Joan of Arc - Maid of Heaven

JOAN OF ARC The Warrior Maid

Chapter 9
The Charge is Accepted

I, too, could be content to dwell in peace,
 Resting my head upon the lap of love,
 But that my country calls.

Southey. “Joan of Arc,” Book I.
“Thou art the Maid.”

Over and over the young girl repeated the words in a maze of incredulity and wonder. That she, Jeanne D’Arc, should be chosen for such a divine commission was unbelievable. She was poor, without learning, a peasant girl who had no powerful friends to take her to the Court, and ignorant of all that pertained to war. Her judgment and common sense told her that such a thing could not be. True, the ancient prophecy of Merlin, the Magician, said that a maiden from the Bois Chesnu in the March of Lorraine should save France. True also was the fact that from her infancy she had played in that ancient wood; could even then behold its great extent from her father’s door. Yet, despite these actualities, it could not be that she was the delegated Maid.

So, while the archangel came again and again urging the high mission with insistency the girl protested shrinkingly. Time after time he said:

“Daughter of God, thou shalt lead the Dauphin to Reims, that he may there receive worthily his anointing.”

Again and again Jeanne replied with tears:

“I am but a poor girl, Messire. I am too young to leave my father and my mother. I can not ride a horse, or couch a lance. How then could I lead men-at-arms?”

“Thou shalt be instructed in all that thou hast to do,” she was told.

As time passed, unconsciously Jeanne became filled with two great principles which grew with her growth until they were interwoven with every fibre of her being: the love of God, and the desire to do some great thing for the benefit of her country. Her heart ached with the longing. So it came about that the burden of France lay heavy upon her. She could think of nothing but its distress. She became distrait and troubled.

Gradually, as the Voices of her Heavenly visitants grew stronger and more ardent, the soul of the maiden became holier and more heroic. She was led to see how the miraculous suggestion was feasible; how everything pointed to just such a deliverance for France. Her country needed her. From under the heel of the invader where it lay bruised and bleeding it was calling for redemption. And never since the morning stars sang together has there been sweeter song than the call of country. Ever since the Paladins of Charlemagne, as the Chanson de Roland tells, wept in a foreign land at the thought of “sweet France,” Frenchmen had loved their native land and hated the foreigner. What wonder then, that when the divine call came, it was heard and heeded?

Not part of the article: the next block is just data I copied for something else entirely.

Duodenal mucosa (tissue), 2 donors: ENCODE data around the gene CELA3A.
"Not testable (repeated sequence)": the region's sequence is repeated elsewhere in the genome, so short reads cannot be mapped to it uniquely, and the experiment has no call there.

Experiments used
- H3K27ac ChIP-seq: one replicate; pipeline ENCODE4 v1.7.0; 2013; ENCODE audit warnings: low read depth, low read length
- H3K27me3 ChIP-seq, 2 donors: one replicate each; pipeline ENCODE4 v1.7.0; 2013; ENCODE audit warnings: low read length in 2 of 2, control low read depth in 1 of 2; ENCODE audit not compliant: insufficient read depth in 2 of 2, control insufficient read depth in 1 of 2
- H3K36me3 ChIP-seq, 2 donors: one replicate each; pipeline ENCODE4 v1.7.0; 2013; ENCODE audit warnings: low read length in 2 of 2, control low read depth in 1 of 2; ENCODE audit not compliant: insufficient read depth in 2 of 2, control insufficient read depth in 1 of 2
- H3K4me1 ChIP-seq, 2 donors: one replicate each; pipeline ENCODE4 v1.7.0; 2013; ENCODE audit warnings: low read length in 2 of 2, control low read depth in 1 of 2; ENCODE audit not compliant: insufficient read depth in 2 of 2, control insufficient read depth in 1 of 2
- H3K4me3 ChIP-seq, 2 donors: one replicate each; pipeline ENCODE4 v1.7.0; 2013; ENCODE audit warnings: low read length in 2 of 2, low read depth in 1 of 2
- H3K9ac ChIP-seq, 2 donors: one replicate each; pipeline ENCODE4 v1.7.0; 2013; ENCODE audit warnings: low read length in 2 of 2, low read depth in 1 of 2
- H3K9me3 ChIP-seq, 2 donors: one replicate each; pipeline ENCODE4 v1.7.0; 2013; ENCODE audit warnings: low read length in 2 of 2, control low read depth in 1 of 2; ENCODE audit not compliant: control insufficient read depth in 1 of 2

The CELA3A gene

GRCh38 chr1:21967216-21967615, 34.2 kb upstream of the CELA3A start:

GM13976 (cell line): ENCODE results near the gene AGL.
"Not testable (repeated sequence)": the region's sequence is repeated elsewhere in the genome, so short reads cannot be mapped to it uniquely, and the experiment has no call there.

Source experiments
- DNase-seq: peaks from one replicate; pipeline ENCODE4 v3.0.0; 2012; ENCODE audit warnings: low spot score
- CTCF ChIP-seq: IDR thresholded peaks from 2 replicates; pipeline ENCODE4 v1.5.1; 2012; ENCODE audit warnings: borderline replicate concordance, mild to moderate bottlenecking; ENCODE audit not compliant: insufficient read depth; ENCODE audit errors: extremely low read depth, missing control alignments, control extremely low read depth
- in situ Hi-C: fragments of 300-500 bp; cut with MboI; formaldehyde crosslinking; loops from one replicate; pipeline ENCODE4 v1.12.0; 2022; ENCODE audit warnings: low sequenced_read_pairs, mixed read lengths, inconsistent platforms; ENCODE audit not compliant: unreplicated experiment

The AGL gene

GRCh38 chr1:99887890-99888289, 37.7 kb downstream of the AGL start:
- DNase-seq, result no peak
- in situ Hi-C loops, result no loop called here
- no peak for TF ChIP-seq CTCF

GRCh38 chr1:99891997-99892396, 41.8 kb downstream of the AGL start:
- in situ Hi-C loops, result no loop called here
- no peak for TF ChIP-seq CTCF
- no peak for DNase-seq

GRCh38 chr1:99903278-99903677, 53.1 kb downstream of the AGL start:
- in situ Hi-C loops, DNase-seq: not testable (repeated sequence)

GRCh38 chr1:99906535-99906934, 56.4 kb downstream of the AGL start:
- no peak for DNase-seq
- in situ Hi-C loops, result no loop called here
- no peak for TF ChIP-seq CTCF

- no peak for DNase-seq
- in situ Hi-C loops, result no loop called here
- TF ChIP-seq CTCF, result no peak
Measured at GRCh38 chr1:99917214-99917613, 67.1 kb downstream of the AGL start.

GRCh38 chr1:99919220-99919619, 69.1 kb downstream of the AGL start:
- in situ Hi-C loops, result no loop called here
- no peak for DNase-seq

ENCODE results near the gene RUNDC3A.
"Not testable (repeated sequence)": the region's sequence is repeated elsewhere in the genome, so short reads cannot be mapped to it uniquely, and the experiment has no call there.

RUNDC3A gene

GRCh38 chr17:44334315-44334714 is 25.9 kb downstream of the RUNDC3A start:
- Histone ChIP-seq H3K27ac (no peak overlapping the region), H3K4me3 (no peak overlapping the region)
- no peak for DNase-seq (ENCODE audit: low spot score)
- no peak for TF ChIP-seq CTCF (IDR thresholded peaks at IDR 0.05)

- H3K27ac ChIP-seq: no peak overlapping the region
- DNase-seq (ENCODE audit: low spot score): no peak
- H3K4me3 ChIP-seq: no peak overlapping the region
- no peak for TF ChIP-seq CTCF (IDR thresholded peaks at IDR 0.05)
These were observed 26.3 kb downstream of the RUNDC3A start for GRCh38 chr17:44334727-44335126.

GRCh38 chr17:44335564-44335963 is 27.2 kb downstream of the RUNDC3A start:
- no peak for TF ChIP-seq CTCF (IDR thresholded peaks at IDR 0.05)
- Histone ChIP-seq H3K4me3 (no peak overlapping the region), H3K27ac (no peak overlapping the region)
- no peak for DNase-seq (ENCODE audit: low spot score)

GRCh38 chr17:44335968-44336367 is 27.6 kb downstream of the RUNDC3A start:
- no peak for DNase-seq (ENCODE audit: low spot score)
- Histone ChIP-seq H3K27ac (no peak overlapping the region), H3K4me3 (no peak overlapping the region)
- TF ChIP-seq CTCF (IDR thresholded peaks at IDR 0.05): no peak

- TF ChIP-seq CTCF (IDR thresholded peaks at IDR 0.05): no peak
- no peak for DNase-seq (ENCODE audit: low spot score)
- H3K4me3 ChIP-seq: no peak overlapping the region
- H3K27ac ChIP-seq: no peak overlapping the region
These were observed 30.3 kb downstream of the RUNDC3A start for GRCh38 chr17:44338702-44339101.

She still resisted, but her protests were those of one who is weighing and considering how the task may be accomplished. Months passed. There came a day in May, 1428, when Jeanne’s indecision ended. She was sixteen now, shapely and graceful, and of extraordinary beauty.

It was a Saturday, the Holy Virgin’s day, and the girl set forth on her weekly pilgrimage to the chapel of Bermont, where there was a statue of the Virgin Mother with her divine child in her arms. Jeanne passed through Greux, then climbed the hill at the foot of which the village nestled. The path was overgrown with grass, vines, and fruit-trees, through which she could glimpse the green valley and the blue hills on the east. Deeply embedded in the forest the chapel stood on the brow of the hill, and she found herself the only votary. She was glad of this, for to-day Jeanne wished to be alone. Prostrating herself before the statue, she continued long in prayer; then, comforted and strengthened, she went out of the chapel, and stood on the wooded plateau. To all appearance she was gazing thoughtfully off into the valley; in reality she waited with eager expectancy the coming of her celestial visitants.

Very much like a saint herself Jeanne looked as she stood there with uplifted look. There was in her face a sweetness and serenity and purity that reflected her spiritual nature. Her manner was at once winning, inspiriting and inspired. She did not have long to wait for the appearance of Saint Michael. Long communing with her Saints had robbed her of all fear in their presence, so now when the archangel stood before her Jeanne knelt, and reverently kissed the ground upon which he stood.

“Daughter of God,” he said, “thou must fare forth into France. Thou must go. Thou must.”

For a moment Jeanne could utter no reply. She knew that the command must be obeyed. She had sought the retirement of the forest that she might inform her saints that she accepted the charge, and she most often met them in the silence and quiet of the fields, the forest, or garden. She had sought them to tell them of her decision, but at the thought of leaving her father, her mother, her friends, and the valley she loved so well, her courage faltered. Faintly she made her last protest:

“I am so young,” she said. “So young to leave my father and my mother. I can sew; can use with skill either the needle or the distaff, but I can not lead men-at-arms. Yet if it be so commanded, if God wills it, then I––” Her voice broke, and she bent her head low in submission before him.